Jerry Clark at Port Royal was the lone stand out. He didn’t feel the 312 limit was the way to go, and for several years, Port Royal was the only track to allow unlimited engines. While at the time many didn’t feel Clark made the right decision, in the end, all the other tracks came back to his way of thinking, and by the end of the 1970’s the entire local circuit was back to running unlimited engines in the Spring Cars.

At first the rule seemed to hurt Port Royal, as the Sprint Car counts dropped for weekly races. And, while it just happened to work out that way, the Port’s Late Model class took up some of the slack during those years. Again it was a Clark decision that led to the increased popularity of the Late Models.

Seems the always volatile Ed Spender had gotten into trouble at Selinsgrove and was banned from that speedway. He had earlier been banned from Port Royal, but made a phone call to Clark during this time frame asking to be re-instated as a driver at the Port. After some thought, Clark allowed Spencer to return to the Port, and the always popular driver brought his fans with him.

The move to Port also came at a time when Spencer’s son was about to begin his career. Future NASCAR star Jimmy Spencer began his racing career in the Late Models at Port Royal, and in fact won his very first race at the old fairgrounds. All because of the decision Clark had made.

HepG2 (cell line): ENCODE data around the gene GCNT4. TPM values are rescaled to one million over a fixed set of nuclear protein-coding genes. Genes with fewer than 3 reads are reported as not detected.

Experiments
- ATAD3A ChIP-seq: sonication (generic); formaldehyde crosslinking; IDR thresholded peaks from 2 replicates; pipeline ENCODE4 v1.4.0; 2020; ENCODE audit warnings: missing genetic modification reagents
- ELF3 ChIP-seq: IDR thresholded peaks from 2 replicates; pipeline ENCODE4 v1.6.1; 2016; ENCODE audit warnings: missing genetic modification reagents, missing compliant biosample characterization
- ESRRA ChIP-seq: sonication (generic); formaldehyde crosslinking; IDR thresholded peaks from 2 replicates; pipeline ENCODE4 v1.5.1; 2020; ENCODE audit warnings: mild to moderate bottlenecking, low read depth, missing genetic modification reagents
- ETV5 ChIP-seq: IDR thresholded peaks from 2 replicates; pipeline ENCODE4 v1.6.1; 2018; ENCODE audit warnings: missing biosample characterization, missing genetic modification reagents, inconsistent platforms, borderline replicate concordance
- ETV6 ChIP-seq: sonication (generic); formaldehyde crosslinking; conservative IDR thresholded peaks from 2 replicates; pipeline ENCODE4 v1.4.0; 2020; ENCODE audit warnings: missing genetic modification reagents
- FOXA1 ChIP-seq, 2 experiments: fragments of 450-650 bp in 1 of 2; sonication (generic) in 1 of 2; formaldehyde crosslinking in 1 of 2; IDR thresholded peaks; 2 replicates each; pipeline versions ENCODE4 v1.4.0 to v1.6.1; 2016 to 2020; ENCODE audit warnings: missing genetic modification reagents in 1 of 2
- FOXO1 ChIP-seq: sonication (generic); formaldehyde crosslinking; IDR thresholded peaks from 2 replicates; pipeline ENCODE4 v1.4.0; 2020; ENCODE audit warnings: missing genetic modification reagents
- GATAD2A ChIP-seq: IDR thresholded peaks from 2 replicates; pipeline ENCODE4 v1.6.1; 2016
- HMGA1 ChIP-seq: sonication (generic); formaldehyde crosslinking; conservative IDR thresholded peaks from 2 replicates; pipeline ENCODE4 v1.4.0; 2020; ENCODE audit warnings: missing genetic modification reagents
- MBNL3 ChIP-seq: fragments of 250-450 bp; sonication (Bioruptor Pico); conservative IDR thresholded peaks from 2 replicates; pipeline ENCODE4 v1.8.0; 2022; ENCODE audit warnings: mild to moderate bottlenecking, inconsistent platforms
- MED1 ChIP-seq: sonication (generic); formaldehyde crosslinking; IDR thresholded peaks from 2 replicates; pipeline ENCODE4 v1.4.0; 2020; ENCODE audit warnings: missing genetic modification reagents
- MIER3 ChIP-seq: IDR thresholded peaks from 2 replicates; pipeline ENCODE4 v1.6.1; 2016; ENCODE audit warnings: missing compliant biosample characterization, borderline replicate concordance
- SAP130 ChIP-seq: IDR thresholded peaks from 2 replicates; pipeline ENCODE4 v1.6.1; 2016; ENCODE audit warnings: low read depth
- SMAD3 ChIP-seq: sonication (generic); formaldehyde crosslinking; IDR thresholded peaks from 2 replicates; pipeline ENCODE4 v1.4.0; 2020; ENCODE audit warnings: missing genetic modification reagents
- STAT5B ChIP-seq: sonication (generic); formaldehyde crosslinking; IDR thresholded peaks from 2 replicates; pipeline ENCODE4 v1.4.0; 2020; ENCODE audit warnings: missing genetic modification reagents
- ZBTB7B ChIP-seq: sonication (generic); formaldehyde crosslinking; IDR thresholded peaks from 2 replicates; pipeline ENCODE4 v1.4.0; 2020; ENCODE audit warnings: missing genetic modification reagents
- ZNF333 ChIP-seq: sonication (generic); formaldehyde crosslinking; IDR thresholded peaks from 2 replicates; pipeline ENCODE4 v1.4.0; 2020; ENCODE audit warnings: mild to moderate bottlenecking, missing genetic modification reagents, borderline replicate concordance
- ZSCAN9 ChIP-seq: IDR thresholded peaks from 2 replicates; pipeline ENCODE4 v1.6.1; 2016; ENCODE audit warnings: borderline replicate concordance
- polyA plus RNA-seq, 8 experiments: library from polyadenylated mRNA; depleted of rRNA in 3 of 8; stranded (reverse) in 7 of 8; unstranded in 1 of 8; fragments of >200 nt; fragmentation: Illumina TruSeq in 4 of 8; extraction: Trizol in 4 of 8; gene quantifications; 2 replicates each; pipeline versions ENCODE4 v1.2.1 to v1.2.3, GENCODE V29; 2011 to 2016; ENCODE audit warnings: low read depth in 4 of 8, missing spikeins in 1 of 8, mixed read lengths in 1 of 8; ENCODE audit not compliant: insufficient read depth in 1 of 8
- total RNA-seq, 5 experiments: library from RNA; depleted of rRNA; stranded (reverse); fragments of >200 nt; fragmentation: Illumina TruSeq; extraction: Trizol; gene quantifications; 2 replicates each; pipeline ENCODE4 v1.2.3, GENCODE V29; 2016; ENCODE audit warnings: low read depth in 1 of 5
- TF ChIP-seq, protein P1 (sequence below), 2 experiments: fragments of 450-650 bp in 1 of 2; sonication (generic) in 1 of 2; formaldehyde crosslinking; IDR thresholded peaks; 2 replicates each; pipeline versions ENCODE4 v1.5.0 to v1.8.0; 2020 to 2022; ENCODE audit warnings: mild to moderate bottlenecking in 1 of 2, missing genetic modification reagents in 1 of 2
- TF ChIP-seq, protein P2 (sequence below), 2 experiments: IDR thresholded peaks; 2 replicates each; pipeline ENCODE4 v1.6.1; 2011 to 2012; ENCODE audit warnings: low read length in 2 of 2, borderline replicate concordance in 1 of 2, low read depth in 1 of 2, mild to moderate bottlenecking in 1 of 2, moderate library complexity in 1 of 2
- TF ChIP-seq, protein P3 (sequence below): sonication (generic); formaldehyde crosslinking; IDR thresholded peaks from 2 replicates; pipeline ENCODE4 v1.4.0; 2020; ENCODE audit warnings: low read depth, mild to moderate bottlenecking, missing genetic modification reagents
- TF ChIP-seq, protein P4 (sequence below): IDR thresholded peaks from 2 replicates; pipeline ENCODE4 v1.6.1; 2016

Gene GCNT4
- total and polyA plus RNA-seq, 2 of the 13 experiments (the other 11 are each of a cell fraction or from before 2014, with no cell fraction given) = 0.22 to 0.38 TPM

While Jerry Clark made many decisions and rulings at the Port Royal Speedway over the years there were also many little things that promoters go through that often never find the light of day. One funny little story was revealed during the research for this story.

Seems one night at Port Royal, just before feature time, a frantic call came to the speedway office. The “emergency” call was placed by one of driver Lynn Paxton’s children, who wanted to get a message to their father right away. Clark took the call, but the trouble was that the Sprint Cars, including Paxton were already on the track lining up for their feature event. It wasn’t until after the feature that night that Paxton learned that the family pet had given birth just as the feature was starting.

Gerald Clark

Gerald Clark

Jerry Clark devoted nearly 30 years to the operation of the Port Royal Speedway, with the support of his wife Daisy, and sons Donald, Dennis, Keith and Craig. While Craig was the only son who got involved in the operation of the speedway, all the family were race fans, and supported Jerry in his duties at the track.

Today Jerry Clark is nearing his 85th birthday, but if you go to Port Royal for the races, chances are good that he’ll be sitting on the porch of his brick rancher as you go by on Route 75 just before getting to the town of Port Royal. Give a wave, and I’m sure he’ll wave back.

Clark also follows his budding racing careers of his great grandchildren Tyler and Bryson. Both race go-karts, and Tyler was the track champion at Greenwood Valley last year.

For all he’s done for the sport in our area, the York County Racing Club is proud to name Jerry Clark as this year’s Past Miscellaneous Inductee into the Hall of Fame.